No: Proper oral hygiene and regular dental visits are important. ...Read more
Ask: Your children's dentist about ez pedo or nu smile crowns. These are both esthetic options for back teeth. They can not be used in every case. ...Read more
If: If a baby or childâ€™s tooth or teeth are rotted; do not recommend that it be handled by removing it yourself or just waiting for it to fall out. Each place where there is a baby tooth, an adult tooth will grow in as the child gets older. It the baby tooth comes out too early, surrounding teeth may start to move into that spot. By, the time that the adult tooth comes in there may not be enough room for it, so that the tooth grows in crooked. If the child has rotten teeth, this can negatively impact self esteem. The baby teeth need to be in place so that the child can chew properly and for the development of his or her speech. A baby tooth that is rotten should be evaluated by a dentist who may elect to fill the cavity, put on a crown or in some cases pull the tooth (possibly putting in a bridge). If the child does not get dental care, this could lead to tooth pain and infection. A rotten tooth should not take longer to fall out. ...Read more
Why when some children loose their baby teeth do the new ones come out crooked, while some other kids' don't?
Crooked teeth: This is a great question but difficult to answer with limited space. Basically, there are genetic factors, environmental factors, and developmental factors. All of these factors affect us in some fashion. Bottom line though, we are all unique and different and it's beautiful! Consult with an orthodontist to discuss options. ...Read more
When are children supposed to start losing their baby teeth? My son is six and has yet to have any teeth even become loose. Is this something to be concerned about? .
I: I would not be concerned because some of my patients do not lose teeth until seven and it will usually be the lower front central incisors. Some children will start exfoliating teeth at age four or five. I find that the children that are late with the eruption of their baby teeth seem to show the same pattern with the eruption of the permanent teeth. There is a year or two fluctuation with the eruption scheme of the permanent teeth. Also around this time the six year molars will start to erupt but again they may not start till seven. These teeth do not replace baby teeth and they erupt way in the back of the mouth. This is why it is important to have a dental exam and a panoramic x-ray at age six to check for proper growth and developement. This x-ray allows one to see all the teeth growing in the mouth. It is not uncommon to have baby teeth until the age of 12 and sometimes 13. There are genetic components involved meaning if the parents got there teeth in late usually we see the same trend with their children. Hope this helps. ...Read more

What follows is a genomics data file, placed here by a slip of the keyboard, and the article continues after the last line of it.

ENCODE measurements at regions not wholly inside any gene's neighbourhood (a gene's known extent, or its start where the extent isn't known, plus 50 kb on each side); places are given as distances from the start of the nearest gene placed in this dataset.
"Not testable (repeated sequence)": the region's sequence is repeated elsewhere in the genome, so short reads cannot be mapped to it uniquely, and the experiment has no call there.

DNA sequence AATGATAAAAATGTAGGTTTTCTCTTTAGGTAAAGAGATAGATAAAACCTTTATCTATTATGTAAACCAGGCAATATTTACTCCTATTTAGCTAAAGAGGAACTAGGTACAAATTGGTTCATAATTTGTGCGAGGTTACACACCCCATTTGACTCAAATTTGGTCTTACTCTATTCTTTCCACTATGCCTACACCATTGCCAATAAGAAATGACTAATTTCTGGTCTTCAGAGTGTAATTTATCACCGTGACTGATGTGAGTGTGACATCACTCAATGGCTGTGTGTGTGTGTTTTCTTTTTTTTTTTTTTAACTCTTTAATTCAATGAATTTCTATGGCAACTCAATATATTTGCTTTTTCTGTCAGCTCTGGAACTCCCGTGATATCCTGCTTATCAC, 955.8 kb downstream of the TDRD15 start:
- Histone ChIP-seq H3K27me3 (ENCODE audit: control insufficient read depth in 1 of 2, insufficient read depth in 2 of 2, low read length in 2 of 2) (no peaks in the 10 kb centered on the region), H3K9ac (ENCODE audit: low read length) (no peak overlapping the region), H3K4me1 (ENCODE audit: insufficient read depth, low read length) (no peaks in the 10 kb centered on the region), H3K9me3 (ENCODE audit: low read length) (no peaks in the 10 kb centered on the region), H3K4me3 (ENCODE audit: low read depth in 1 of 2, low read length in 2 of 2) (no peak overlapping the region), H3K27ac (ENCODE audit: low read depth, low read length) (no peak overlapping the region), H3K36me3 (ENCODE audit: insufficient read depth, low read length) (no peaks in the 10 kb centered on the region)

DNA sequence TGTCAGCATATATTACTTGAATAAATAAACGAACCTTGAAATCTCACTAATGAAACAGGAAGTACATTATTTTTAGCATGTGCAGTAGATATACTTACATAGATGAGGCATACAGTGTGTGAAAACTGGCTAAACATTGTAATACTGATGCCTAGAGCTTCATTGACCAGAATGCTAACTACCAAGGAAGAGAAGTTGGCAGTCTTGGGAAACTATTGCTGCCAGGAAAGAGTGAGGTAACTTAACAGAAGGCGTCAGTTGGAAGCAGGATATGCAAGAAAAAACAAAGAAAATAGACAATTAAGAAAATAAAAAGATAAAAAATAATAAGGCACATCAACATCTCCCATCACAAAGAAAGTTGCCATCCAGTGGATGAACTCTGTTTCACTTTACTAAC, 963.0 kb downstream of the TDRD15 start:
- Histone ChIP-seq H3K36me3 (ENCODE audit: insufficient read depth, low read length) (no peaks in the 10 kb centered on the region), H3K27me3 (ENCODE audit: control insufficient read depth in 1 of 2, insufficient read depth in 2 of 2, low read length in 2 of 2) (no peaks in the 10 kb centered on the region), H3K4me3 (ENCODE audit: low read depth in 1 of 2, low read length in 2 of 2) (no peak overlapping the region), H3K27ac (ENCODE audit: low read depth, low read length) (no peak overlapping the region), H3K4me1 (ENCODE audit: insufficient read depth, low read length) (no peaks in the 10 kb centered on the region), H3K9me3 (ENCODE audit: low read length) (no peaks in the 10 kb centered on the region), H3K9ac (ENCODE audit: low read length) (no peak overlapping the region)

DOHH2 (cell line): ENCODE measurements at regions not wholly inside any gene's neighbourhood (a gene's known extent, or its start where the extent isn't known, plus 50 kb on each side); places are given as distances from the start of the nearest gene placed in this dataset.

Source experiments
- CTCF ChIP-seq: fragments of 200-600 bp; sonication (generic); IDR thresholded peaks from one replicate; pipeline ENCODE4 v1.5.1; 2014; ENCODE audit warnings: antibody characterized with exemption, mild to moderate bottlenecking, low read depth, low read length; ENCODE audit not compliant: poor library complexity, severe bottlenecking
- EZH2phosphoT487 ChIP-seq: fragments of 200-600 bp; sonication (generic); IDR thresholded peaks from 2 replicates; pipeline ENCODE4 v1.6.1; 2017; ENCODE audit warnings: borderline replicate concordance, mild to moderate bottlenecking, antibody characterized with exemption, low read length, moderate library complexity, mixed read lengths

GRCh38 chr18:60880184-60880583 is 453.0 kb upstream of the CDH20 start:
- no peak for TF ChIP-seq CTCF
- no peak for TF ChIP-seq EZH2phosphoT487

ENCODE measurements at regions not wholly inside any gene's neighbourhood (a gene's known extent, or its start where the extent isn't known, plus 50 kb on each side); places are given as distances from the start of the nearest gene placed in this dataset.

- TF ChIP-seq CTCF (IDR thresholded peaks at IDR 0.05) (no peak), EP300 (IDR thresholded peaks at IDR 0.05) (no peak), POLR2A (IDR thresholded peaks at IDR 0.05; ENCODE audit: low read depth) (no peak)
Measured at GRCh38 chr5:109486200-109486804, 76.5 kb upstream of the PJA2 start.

How do I get my kids to brush? My children are six and seven, old enough to be brushing their own teeth, but they just won't. Is there anything I can do to make them brush, or get them used to a brushing routine? .
Doctor fowler is correct. But your children are not old enough to brush their own teeth. They hardly possess the necessary manual dexterity to do an adequate job.
You must brush for them after meal time (before they go to school, and after dinner), have them repeat the brushing after you do it, and thus develop the proper habit.
You will save the equivalent of a college tuition if they do not get any dental problems throughout life. ...Read more
Yes: Remember acid is what ultimately causes the cavities. Some articles infer the diet sodas may be worse since they are more acidic. Acid is also the byproduct of sugar breakdown by the bacteria. That is also why you need to be careful not to switch to juices that are also acidic and rich in sugar. ...Read more
It depends.: Which material is best for your child depends on whether this is a baby tooth or one of the permanent teeth, and how big the filling will need to be. Tooth colored fillings are usually best for really small fillings since it binds with the tooth enamel. Though not all tooth colred fillings work on baby teeth. Silver fillings are stronger so they may be better for larger fillings. ...Read more
What to do if I have back teeth, but do dentists put white crowns on the canine teeth in children?
Yes: The pediatric dentists often handle such cases where the need to crown the anterior baby teeth. There are resin and white coated metal pre-formed crowns that can cover these teeth to protect them and look pleasing. They often use pre-formed plastic sleeves that the fill with resin to bond to teeth. So you can worry less about what they look like. Good luck. ...Read more